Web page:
By: Erin Birely, LCPC, The Renfrew Center’s Alumni Services Coordinator
Memorial Day has become synonymous with cook outs, getting together with friends, and the start of summer. But the purpose behind Memorial Day is really meant to be a chance to honor and remember those we have lost in service to our country, and this year I want you to add on a recovery piece to your Memorial Day.
While enjoying the time with family, friends, and hopefully nice weather outside, I also want to encourage you all to remember and appreciate the hard work you have put in to your recovery. We know recovery is not an easy or comfortable process for anyone. We lose things along the way we never thought we’d be able to survive without—sometimes objects, ideas, or even relationships. While we mourn these losses, I also want you to think of what you have gained through them. While letting go of the eating disorder has likely brought more discomfort at times, it has also hopefully brought you more freedom.
The original meaning of Memorial Day and this recovery spin on it both highlight how freedom often comes with a loss of something else. The way we can work to make this loss feel more tolerable is to take advantage of the freedom it has brought us. Acknowledge for yourself the things you feel able to do this Memorial Day, that maybe you wouldn’t have when in your eating disorder. Take time to notice these and appreciate them this Memorial Day and think of the things you’ll hopefully continue to gain with your freedom from your eating disorder.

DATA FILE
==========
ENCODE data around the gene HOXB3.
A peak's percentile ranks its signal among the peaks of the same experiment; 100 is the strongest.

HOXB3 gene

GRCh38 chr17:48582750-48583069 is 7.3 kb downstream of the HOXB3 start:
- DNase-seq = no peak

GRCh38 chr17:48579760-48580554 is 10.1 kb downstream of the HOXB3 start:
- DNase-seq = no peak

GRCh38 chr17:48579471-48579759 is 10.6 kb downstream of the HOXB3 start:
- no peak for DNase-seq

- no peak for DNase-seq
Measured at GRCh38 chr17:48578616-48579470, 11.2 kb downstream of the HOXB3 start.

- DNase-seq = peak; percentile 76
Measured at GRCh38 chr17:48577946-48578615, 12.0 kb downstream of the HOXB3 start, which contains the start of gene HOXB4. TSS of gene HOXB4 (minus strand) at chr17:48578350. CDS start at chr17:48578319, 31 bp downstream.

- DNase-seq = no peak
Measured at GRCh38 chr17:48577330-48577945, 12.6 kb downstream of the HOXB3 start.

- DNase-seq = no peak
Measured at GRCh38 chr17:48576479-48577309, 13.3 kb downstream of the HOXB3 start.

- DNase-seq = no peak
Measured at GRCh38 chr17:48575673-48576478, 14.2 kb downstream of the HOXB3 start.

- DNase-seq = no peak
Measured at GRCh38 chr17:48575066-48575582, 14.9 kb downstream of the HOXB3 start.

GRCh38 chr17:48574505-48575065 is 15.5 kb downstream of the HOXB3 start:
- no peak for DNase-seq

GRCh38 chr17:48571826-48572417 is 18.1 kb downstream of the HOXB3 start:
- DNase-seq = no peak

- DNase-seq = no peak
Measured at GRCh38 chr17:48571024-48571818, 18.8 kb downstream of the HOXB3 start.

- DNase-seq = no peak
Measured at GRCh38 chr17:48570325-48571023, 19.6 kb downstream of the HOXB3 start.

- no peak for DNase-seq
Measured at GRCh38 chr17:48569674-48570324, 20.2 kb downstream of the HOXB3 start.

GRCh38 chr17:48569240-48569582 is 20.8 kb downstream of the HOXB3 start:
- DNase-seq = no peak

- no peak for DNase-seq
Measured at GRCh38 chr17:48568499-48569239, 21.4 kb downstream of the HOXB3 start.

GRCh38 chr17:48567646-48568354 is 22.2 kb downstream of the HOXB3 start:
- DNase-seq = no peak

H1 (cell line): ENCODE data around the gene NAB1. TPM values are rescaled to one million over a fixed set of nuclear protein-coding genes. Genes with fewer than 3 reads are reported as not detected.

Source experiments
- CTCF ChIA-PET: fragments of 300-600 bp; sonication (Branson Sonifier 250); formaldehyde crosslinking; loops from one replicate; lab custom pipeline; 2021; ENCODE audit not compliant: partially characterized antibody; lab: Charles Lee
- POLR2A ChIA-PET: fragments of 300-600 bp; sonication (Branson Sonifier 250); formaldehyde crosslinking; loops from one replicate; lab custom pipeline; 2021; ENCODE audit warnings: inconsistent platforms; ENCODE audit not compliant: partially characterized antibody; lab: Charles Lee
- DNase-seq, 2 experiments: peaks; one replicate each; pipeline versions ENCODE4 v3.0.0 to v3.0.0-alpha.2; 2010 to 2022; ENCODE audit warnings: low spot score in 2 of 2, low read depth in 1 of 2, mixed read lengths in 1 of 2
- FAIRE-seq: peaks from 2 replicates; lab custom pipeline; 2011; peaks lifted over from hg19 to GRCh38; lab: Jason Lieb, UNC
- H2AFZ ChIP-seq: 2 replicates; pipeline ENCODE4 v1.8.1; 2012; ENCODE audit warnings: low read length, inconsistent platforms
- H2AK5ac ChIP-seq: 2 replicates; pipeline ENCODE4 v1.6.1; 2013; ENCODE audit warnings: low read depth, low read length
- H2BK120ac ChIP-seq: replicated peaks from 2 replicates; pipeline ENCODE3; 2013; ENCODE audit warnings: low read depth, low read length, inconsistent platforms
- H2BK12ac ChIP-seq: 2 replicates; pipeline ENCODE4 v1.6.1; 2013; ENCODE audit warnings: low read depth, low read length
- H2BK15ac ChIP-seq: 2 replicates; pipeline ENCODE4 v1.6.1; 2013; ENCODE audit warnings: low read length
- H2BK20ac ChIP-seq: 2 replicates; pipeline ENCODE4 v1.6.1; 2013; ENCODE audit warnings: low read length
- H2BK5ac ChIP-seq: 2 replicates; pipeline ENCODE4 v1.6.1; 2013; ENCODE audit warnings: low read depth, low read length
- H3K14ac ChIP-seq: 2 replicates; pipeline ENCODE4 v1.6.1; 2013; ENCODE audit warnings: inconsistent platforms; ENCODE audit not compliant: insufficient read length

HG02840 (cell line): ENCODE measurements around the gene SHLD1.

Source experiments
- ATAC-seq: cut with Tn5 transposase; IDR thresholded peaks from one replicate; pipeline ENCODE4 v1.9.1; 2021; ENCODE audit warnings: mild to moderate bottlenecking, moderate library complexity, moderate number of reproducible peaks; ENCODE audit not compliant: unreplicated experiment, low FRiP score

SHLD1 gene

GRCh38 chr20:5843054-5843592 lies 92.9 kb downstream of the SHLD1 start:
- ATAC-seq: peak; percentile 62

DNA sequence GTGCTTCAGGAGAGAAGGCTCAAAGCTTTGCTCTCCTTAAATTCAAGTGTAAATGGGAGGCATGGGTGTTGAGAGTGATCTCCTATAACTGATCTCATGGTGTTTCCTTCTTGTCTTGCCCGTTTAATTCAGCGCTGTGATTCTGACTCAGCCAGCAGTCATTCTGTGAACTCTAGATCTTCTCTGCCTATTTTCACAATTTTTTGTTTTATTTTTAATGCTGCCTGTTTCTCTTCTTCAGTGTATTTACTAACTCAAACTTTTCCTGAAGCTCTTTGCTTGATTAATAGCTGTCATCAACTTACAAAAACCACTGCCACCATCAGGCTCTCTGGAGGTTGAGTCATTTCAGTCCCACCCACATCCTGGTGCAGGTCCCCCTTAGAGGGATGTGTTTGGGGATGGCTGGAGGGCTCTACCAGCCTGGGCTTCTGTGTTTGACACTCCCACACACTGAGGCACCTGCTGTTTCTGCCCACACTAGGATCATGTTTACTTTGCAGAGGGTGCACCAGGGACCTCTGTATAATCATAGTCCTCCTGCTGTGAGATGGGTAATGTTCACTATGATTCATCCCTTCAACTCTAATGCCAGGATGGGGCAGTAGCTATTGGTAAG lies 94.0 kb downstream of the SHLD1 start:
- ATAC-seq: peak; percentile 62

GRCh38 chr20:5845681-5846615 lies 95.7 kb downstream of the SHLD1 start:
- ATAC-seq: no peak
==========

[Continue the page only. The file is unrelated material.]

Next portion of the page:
Erin Birely, LCPC, started working as the Team Leader of The Renfrew Center of Baltimore in September 2016 and joined the Alumni Services Team in 2019 as the Alumni Services Coordinator. Prior to joining Renfrew, Erin had worked in private practice as well as inpatient, partial and intensive outpatient levels of care. Erin has worked in the field of eating disorder treatment since receiving her Master’s degree in 2012. She enjoys working with people to make positive and long lasting changes in life through therapy and building their emotional tolerance.